Finding the Lessons

I try to post well in advance of the upcoming Sunday.

You will want to scroll down to find the bible study for the lessons closest to the upcoming Sunday.

The blog will be labeled with proper, liturgical date, and calendar date.

You can open the monthly calendar to the left and find the readings in order.

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Monday, July 10, 2017

Proper 10A/Ordinary 15A/Pentecost +5 July 16, 2017


Creator God, unceasingly at work in the field of humanity sowing the good seed and awaiting its yield, let your Spirit move in power over us to transform our hearts into the good soil you seek. Then may your word bear fruit a hundredfold in our deeds of justice and peace, and thus reveal to a world that eagerly awaits its liberation the blessed hope and glorious freedom of your reign.We ask this through our Lord Jesus Christ, your Son, who lives and reigns with you in the unity of the Holy Spirit, God for ever and ever. Amen.

From Prayers for Sunday and Seasons, Year A, Peter J. Scagnelli, LTP, 1992.

Some Thoughts on Matthew 13:1-23

"This is not about what good soil we are, and how well we understand the divine mysteries. This is about what God is doing in staggering numbers."

Preaching Matthew 13:1-9, Anna Carter Florence, Lectionary Homiletics sample.

"The parable of the careless sower, the miraculous harvest, the helpless, hapless seeds, or the good soil? Which brand name(s) do you prefer? Whichever one(s) you pick, 'let's hear something we've never heard before.'"

"Rebranding the Parable of the Sower," Alyce McKenzie, Edgy Exegesis, Patheos, 2011.

Oremus Online NRSV Gospel Text

The setting for this parable is on the edge of the Sea of Galilee. There are many people following Jesus now and they are pressing in on him. He is offering them something they are not receiving elsewhere. He is perhaps helping them see that the world does not have to be the way it is and that the reign of God is at hand. He is sharing with them his vision of the kingdom of God and inviting them to realize that the change begins in their own lives. This band of disciples and Jesus are living on the edge of the culture and of their faith but here they are finding companionship along the way. Herein on the Sea of Galilee they are finding that perhaps there are many who feel they live on the edge.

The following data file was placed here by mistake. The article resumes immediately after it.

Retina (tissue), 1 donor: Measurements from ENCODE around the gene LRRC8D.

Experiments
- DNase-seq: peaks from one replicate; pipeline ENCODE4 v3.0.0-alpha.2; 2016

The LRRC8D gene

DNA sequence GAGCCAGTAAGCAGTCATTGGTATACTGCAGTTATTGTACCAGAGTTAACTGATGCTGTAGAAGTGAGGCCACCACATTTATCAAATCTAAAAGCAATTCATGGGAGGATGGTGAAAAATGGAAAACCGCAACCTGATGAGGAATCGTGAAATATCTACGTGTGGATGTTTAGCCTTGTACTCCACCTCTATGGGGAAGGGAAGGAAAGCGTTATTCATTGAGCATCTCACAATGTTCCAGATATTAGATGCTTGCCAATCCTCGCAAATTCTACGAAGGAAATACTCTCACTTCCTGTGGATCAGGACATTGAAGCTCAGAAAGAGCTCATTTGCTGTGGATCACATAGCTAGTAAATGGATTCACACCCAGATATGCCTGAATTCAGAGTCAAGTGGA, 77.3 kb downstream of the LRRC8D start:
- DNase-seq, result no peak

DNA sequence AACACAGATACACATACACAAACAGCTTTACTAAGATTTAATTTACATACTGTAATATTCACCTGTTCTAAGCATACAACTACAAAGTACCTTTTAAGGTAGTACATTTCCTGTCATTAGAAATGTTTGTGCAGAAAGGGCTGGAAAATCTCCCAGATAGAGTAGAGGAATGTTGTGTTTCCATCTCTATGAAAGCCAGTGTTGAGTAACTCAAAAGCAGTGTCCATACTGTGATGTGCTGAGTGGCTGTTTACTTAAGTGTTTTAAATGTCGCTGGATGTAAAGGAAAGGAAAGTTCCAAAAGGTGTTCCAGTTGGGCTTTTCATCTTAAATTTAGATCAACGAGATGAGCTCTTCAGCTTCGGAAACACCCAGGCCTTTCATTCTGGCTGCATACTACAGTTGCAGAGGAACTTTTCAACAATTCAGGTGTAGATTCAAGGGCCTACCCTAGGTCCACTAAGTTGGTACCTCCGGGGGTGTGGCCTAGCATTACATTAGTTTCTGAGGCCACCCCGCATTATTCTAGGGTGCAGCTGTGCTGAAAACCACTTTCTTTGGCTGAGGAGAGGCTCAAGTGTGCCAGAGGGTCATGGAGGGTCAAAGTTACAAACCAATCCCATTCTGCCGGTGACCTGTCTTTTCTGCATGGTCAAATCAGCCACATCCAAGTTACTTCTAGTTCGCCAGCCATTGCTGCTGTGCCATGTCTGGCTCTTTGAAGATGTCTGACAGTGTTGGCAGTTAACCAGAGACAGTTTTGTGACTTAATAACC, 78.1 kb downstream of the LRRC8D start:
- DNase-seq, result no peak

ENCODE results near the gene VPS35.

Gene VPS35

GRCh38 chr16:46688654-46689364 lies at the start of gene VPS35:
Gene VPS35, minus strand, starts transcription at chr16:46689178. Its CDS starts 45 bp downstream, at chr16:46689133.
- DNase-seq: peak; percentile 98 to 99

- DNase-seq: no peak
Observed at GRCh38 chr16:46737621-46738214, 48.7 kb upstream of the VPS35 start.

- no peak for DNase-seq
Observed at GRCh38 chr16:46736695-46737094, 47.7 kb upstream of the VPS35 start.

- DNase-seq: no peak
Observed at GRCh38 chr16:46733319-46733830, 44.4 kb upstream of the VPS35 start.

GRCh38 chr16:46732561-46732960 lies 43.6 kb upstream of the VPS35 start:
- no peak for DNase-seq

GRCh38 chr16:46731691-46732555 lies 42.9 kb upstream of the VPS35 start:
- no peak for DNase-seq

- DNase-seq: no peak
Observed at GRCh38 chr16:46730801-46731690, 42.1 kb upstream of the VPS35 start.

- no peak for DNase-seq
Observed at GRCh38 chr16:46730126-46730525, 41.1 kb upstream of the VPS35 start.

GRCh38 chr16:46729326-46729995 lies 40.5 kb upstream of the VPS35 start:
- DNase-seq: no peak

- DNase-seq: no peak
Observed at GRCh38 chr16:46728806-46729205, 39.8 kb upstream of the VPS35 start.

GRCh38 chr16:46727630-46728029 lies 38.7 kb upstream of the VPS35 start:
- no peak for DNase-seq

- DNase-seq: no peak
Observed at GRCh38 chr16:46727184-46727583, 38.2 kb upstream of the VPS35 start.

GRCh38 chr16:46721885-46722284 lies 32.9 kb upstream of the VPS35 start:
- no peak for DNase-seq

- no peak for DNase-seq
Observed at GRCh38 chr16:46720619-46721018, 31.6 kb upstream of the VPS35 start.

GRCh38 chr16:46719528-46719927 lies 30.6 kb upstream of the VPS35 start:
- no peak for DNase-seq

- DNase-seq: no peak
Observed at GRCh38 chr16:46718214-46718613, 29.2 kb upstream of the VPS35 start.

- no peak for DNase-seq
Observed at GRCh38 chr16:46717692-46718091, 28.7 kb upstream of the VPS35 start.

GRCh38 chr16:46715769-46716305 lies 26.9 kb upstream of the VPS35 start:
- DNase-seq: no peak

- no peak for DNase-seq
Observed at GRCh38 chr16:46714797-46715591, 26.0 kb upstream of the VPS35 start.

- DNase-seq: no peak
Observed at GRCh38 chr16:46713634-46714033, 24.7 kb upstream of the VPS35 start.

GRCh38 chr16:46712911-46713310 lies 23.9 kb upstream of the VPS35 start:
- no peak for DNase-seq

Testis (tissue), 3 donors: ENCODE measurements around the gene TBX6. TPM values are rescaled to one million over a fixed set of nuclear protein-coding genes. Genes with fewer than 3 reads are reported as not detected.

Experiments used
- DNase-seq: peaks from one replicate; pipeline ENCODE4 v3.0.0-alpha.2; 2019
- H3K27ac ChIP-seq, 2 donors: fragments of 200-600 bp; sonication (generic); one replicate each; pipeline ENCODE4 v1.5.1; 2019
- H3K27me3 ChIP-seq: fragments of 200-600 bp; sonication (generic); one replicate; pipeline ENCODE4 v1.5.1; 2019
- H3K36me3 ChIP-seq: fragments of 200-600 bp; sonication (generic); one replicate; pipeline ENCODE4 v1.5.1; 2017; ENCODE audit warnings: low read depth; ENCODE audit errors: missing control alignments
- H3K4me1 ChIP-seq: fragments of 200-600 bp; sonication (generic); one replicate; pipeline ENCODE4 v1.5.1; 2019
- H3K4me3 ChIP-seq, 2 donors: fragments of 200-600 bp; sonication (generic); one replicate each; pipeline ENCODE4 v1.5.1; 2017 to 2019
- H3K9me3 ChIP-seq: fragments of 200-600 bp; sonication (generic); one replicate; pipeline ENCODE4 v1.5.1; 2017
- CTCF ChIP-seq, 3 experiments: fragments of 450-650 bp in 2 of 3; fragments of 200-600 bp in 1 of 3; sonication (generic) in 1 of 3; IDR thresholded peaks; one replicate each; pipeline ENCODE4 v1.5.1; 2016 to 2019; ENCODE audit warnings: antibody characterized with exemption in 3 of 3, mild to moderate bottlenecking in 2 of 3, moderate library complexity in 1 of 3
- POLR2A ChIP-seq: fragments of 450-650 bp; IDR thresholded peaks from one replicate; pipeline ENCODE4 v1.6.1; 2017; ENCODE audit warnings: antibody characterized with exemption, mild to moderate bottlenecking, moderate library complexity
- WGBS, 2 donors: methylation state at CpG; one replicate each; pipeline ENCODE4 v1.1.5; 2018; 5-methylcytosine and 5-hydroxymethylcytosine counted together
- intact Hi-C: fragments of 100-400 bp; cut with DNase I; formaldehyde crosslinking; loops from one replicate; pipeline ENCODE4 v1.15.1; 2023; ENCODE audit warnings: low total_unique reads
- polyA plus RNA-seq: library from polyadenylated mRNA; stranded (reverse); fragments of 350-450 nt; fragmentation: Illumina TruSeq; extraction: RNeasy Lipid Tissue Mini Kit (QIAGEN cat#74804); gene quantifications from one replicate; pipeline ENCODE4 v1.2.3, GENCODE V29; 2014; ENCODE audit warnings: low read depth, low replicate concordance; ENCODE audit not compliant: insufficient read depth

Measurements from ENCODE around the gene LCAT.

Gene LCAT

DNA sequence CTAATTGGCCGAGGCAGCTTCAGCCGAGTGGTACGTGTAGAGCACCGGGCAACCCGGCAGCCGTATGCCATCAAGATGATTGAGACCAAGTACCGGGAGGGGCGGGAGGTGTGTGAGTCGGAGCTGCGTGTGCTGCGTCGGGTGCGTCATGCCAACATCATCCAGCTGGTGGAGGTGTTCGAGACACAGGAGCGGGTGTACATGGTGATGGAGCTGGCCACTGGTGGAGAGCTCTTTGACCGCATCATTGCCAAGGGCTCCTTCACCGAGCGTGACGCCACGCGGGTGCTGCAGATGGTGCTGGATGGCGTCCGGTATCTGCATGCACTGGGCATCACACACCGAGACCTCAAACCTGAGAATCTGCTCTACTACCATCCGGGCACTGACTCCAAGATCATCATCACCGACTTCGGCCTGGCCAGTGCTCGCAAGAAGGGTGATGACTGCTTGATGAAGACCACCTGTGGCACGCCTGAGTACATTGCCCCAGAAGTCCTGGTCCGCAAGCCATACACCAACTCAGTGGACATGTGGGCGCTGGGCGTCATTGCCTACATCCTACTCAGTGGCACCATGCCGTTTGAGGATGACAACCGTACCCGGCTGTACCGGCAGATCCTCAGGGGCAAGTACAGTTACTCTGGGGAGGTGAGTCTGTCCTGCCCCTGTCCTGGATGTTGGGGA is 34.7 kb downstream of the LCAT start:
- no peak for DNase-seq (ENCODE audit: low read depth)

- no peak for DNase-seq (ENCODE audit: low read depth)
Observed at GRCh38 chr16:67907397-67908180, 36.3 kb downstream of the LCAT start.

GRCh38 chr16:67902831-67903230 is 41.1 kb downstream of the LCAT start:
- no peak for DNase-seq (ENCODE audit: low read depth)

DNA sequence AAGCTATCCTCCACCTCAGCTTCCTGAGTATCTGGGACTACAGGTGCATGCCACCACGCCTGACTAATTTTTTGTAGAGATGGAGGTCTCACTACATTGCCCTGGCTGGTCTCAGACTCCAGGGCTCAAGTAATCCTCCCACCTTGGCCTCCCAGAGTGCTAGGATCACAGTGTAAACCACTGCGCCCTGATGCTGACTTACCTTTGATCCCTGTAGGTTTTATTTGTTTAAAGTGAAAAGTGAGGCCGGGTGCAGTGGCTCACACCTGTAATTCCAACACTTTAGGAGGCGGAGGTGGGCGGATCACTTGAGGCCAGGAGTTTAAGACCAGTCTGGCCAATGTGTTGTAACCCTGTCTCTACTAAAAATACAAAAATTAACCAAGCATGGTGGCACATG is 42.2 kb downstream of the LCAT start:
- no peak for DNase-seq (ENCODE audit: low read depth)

As the people press in on Jesus he gets in a boat and begins to teach them from this place. One can imagine the people sitting along the edge amidst fishermen repairing their nets and boats. They sit and stand and listen.

Jesus chooses a very pastoral parable. Parables of course are stories with many possible meanings. Martin Luther said that one must depend upon the Holy Spirit to open their deep meaning to the person listening. Jesus even says:

The reason I speak to them in parables is that ‘seeing they do not perceive, and hearing they do not listen, nor do they understand.’ With them indeed is fulfilled the prophecy of Isaiah that says: ‘You will indeed listen, but never understand, and you will indeed look, but never perceive. For this people’s heart has grown dull, and their ears are hard of hearing, and they have shut their eyes; so that they might not look with their eyes, and listen with their ears, and understand with their heart and turn— and I would heal them.’ But blessed are your eyes, for they see, and your ears, for they hear.